Saturday, September 27, 2014

How money corrodes our public discourse

The argument we're used to hearing is that the tremendous amount of money in politics these days corrodes our politicians. There is obviously a lot of truth to that.

But lately I've been seeing how it also corrodes our public discourse. That happens when an argument is made that people disagree with and the response is to assume that the person making it doesn't really believe what they're saying but has simply been influenced by money. It happens ALL THE TIME. I'd invite you to begin to notice how often.

While I've been aware of this for awhile, I was motivated to write about it when immigration activists actually pulled it on none other than Delores Huerta because she suggested that they avoid criticizing President Obama for delaying action on immigration until the end of this year.
On the whole, Obama’s Latino defenders all have a financial stake in his regime. They are all recipients of largesse either from the administration directly or through his party or allied private foundations. They belong to the corrupt patronage system and have gladly accepted their proverbial role as house peons who run to save the master’s burning house faster than the master himself. The most immoral observation about their behavior is the lack of transparency about their personal moneyed interests and positions as they implicitly defend massive deportations of historic dimension.
That literally makes me sick. I don't personally know Ms. Huerta. But I know of her legacy with the Latino community. And when/if you decide to go after her with garbage like that - you better have something more than rage to back it up!!!

The fact of the matter is, these activists and Ms. Huerta disagree about how to respond to President Obama's delay. But rather than discuss those differing arguments, these folks decided to simply trash her and claim she has personal moneyed interests that drive her opinion.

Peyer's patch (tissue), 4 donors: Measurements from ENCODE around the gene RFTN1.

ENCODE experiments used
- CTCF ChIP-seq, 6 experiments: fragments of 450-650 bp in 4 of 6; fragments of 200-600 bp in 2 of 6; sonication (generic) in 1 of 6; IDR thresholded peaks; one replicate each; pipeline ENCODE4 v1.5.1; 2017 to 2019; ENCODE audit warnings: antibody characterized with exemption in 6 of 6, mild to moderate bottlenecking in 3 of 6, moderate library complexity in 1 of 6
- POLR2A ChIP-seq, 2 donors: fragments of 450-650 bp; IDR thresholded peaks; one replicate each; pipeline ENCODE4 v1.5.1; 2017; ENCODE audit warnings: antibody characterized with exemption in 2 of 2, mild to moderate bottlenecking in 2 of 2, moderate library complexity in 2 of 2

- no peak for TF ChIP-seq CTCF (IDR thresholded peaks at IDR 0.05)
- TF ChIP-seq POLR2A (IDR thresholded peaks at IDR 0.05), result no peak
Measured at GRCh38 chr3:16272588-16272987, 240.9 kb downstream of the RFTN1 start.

We see this happen all the time. The other place its popping up a lot lately is from the people who are mad at AG Eric Holder for not prosecuting Wall Street. Rather than researching reasons for his decisions, they simply claim that it was all about Wall Street money and patronage. All you need to know, these folks claim, is that he worked for big corporations at one time. There...that's proof. It reminds me of the kind of arguments the tea partiers make (i.e., he palled around with terrorists). As an alternative, they might actually address the reasons an expert in the field - Jed Lakoff - outlined. Of course that would take time and thought. You might also have to challenge some of your own assumptions about Holder. Its much easier to claim that he was simply bought off.

It could be that then-Mayor Cory Booker made his inept remarks about investment firms during the 2012 election cycle because he was bought off by them. Or it could be that he was very aware of the fact that thousands of working and middle class employees of his city depend on them for their pension and retirement funds.

It could be that Sen. Mary Landrieu has been bought off by the oil companies that operate in Louisiana. Or it could be that she is aware that thousands of her constituents depend on their work for those companies to put food on their table and a roof over their heads.

When we simply jump to the former argument in each of those cases, we fail to get to the issues that underly the latter. In other words, when we make one group of people (bankers, oil companies) the "enemy" that needs to be destroyed, we fail to see the interconnectedness that will lead to unintended consequences. And those most often fall on "the least of these" that we, as liberals, claim to care about.

The truth is that - whether we like it or not - money plays a powerful role in all of our lives and the decisions we make. I'll just take a moment here to recommend that you read one of the best books I've ever come across about that subject: The Soul of Money by  Lynne Twist. While we need to keep working to limit the influence of money in our politics, we shouldn't give it more power than it actually has. Because that robs us of the kind of conversations in which we need to engage.

Friday, September 26, 2014

The choice: fear or hope?

Imagine with me for a moment that the United States elects a new president seven years after 9/11 while we are engaged in 2 wars in the Middle East that the voters want to end. All this is happening while the mastermind of the worst terror attack on our country continues to plot against us.